But all of the panelists were unsure whether the current Republican-controlled Congress would be able to reign in health care costs if they repeal and replace the Affordable Care Act.
There was no bipartisan support of the Affordable Care Act or, so far, of the Republican’s health-care replacement plan, says Duncan. “I’m afraid when power shifts again everything is going to get blown up again and start all over,” he says.
“We just need to have certainty,” says Duncan. “I don’t know how we do it but just encourage legislators to cut it out. Work this out. Get it fixed.”
One issue that is fixed is the ability to better diagnose medical issues through the use of new technology, panelists agreed. Health Care Summit moderator Steve Martenet, president of Anthem Blue Cross and Blue Shield of Ohio, asked panelists if there was an expectation that the new technology would drive down health-care costs for consumers.
Some of that new technology may not drive down health-care costs on the front end initially, says Anderson. But new technology is allowing surgeons to perform minimally invasive surgery, including heart surgery, that is leading to more surgeries performed in an outpatient setting, better medical outcomes and a reduction in the amount of time a patient has to stay in the hospital, he says.
“I see … more and more technology being used in health care and that obviously leads to more minimally invasive (surgeries) and (a) shorter length of stay and higher outpatient utilization,” says Anderson.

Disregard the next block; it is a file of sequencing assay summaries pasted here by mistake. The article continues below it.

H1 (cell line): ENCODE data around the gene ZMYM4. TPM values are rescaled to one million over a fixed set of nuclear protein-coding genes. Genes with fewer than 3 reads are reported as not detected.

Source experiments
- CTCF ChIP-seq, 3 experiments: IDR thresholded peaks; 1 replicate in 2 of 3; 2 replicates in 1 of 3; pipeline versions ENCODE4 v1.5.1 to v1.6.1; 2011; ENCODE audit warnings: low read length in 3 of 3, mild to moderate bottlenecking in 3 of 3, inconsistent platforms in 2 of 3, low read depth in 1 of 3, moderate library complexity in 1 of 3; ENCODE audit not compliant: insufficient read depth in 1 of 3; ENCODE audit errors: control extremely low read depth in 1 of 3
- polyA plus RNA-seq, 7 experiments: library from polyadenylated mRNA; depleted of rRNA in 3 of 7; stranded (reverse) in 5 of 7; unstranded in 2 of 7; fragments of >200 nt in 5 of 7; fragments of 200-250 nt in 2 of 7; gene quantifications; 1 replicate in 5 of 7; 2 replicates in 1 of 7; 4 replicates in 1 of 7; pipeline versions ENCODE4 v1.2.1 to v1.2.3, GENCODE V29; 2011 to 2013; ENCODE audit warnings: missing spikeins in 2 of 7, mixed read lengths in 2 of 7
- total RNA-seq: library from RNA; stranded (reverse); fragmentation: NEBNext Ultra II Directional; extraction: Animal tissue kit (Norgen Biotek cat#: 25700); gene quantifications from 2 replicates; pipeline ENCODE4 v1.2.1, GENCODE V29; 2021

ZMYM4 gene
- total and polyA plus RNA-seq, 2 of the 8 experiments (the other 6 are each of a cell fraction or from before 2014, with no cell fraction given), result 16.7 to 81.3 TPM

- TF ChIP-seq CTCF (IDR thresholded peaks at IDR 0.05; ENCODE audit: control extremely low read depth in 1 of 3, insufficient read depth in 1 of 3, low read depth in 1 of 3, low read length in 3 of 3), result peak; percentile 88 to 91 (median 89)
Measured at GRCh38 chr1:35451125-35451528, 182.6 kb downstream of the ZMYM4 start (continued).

And although technology, especially some new pharmaceutical drugs, may not drive down costs on the front end it’s keeping people alive for a long, sustainable life, says Lakin. However, “think of that self-insured employer that’s incurring a million dollar cost a year for one of their employees,” he says. “It’s troubling.”
What’s not troubling is that patients in Dayton are receiving excellent medical care, panelists agreed. “The quality of care you receive here in Dayton, Ohio, is the top of the line,” says Duncan. “It’s one of the best in Ohio.”
Anderson says, “The quality (of care) in Dayton and in our community is top notch. Everybody’s strives for that.”
What’s ironic is that it may be that the great, quality care is what’s actually driving up the cost of health care.
“We might have sounded a little bit like pessimists but the reason we’re actually talking about this (health-care cost) challenge is because we’re all living longer,” says Lakin. “Now people are in retirement longer than they worked. I think we as constituents and employers and health system officials we all play a role in that and I think that is the biggest positive.”
The 2017 Healthcare Summit presented by Dayton Magazine was sponsored by Anthem Blue Cross and Blue Shield, Airrosti Rehab Centers, Premier Health, Digestive Specialists, Inc., Superior Dental Care and Premier Health Fidelity Health Care, along with community partners Dayton Area Chamber of Commerce and the Greater Dayton Area Hospital Association.